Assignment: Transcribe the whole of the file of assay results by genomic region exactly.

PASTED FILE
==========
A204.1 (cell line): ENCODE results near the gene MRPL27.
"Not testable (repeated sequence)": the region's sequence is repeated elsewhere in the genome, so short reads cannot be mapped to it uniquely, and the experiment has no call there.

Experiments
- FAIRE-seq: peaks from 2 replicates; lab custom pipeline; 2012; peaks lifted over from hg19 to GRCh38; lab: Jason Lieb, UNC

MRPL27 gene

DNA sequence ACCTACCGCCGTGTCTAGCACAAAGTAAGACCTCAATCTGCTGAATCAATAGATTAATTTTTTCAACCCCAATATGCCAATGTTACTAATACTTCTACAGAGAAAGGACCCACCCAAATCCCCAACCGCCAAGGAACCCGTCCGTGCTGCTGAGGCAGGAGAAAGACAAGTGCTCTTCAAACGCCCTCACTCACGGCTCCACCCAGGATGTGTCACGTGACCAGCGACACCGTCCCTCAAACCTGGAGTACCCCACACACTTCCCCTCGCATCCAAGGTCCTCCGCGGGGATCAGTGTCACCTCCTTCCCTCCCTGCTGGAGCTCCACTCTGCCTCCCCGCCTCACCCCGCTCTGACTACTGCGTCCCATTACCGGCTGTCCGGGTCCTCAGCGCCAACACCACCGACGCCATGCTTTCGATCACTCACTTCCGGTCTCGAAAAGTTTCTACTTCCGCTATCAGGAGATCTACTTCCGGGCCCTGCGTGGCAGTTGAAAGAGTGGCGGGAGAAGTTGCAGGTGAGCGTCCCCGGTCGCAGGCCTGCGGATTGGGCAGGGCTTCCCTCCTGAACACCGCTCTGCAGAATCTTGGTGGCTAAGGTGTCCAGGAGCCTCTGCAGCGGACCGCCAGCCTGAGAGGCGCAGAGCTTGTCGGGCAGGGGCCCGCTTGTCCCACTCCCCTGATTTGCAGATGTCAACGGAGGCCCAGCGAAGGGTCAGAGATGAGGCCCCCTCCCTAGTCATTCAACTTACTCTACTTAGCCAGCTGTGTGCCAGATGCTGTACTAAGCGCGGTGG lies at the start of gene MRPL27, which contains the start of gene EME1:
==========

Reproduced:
A204.1 (cell line): ENCODE results near the gene MRPL27.
"Not testable (repeated sequence)": the region's sequence is repeated elsewhere in the genome, so short reads cannot be mapped to it uniquely, and the experiment has no call there.

Experiments
- FAIRE-seq: peaks from 2 replicates; lab custom pipeline; 2012; peaks lifted over from hg19 to GRCh38; lab: Jason Lieb, UNC

MRPL27 gene

DNA sequence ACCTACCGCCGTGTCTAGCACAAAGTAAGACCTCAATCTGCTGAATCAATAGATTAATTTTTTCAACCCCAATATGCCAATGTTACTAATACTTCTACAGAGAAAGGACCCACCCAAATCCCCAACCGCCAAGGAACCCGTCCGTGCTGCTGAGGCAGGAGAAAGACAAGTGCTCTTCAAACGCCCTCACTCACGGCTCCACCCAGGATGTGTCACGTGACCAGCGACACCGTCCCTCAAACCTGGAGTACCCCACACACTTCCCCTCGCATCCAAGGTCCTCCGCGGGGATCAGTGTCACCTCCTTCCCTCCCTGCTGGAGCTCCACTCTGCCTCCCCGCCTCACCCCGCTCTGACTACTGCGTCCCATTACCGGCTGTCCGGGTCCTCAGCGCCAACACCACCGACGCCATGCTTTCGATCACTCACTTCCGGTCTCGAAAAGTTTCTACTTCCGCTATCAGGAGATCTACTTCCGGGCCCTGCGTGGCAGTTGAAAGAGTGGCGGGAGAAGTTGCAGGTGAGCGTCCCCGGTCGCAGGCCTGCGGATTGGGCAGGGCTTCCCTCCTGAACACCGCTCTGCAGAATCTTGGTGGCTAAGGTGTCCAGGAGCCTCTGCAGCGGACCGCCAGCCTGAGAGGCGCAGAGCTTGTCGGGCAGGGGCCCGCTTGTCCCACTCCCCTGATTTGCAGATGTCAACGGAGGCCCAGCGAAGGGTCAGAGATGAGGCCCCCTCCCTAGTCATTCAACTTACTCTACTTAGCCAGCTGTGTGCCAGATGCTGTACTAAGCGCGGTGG lies at the start of gene MRPL27, which contains the start of gene EME1: